Therefore, the need exists for a method that allows a standby power signal (or low power signal) to be selectively coupled to a bank or block of memory in a memory array comprising a plurality of banks or blocks of memory. This added functionality is desirable to allow for enhanced IC power management, selective data retention management, and more flexible power loss response.
FIG. 1 illustrates, in a block diagram, a data processing system containing power-switchable banks and blocks of memory in accordance with the present invention.
FIG. 2 illustrates, in a circuit schematic, a switching circuit which can be used to switch voltage supply in FIG. 1 in accordance with the present invention.
FIG. 3 illustrates, in a circuit schematic, another switching circuit which can be used to switch voltage supply in FIG. 1 in accordance with the present invention.
FIG. 4 illustrates, in a circuit schematic, yet another switching circuit which can be used in FIG. 1 to switch between voltage terminals in an integrated circuit in accordance with the present invention.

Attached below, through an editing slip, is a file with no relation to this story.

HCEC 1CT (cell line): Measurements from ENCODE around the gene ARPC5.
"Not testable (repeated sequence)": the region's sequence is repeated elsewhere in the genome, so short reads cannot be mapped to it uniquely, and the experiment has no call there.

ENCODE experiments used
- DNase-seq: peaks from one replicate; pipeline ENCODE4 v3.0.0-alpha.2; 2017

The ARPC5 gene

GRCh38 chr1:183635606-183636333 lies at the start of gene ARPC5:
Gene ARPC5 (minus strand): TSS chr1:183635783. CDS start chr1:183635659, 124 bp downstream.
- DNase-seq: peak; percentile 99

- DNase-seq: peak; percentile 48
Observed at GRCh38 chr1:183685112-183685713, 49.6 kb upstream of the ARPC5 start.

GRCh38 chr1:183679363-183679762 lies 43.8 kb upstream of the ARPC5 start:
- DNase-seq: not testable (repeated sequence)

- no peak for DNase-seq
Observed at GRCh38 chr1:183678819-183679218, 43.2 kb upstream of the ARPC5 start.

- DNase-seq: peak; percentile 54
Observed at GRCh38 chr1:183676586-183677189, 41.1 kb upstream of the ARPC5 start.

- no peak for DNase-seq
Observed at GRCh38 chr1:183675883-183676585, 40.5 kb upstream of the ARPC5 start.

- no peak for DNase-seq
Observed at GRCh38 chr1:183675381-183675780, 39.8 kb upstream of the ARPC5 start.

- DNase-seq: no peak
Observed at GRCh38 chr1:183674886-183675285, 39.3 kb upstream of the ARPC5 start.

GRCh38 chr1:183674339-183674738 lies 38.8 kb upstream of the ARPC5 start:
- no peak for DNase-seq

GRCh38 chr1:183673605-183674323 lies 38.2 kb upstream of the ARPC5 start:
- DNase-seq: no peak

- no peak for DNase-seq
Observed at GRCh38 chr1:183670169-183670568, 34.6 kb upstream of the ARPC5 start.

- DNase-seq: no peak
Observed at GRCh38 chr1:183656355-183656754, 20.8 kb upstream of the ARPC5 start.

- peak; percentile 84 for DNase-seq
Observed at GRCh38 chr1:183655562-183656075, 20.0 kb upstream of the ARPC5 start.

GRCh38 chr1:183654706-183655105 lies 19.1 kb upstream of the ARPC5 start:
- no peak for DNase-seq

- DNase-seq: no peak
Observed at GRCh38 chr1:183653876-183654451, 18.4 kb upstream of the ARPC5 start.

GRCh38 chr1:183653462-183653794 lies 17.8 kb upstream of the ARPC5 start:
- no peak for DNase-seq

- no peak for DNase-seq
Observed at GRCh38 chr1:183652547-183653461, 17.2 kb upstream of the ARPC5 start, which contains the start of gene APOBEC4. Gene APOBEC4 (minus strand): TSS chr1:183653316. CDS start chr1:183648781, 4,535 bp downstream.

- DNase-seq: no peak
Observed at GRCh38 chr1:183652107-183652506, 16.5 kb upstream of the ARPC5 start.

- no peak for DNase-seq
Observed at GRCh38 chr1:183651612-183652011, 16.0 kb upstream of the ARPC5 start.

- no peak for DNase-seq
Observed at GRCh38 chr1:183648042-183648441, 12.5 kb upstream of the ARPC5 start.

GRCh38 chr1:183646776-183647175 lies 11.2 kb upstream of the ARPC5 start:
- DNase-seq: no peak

FIG. 5 illustrates, in a block diagram form, a controller which can be used to intelligently and dynamically control low power and normal power supply voltages provided to banks and/or blocks of RAM as a function of memory access or software execution flow in accordance with the present invention.
FIG. 6 illustrates, in a block diagram form, another controller which can be used to intelligently and dynamically control low power and normal power supply voltages provided to banks and/or blocks of RAM as a function of memory access or software execution flow in accordance with the present invention.
FIG. 7 illustrates, in a block diagram form, another controller which can be used to intelligently and dynamically control low power and normal power supply voltages provided to banks and/or blocks of RAM as a function of memory access or software execution flow in accordance with the present invention.
FIG. 8 illustrates, a flow diagram for control circuitry in accordance with one embodiment of the invention.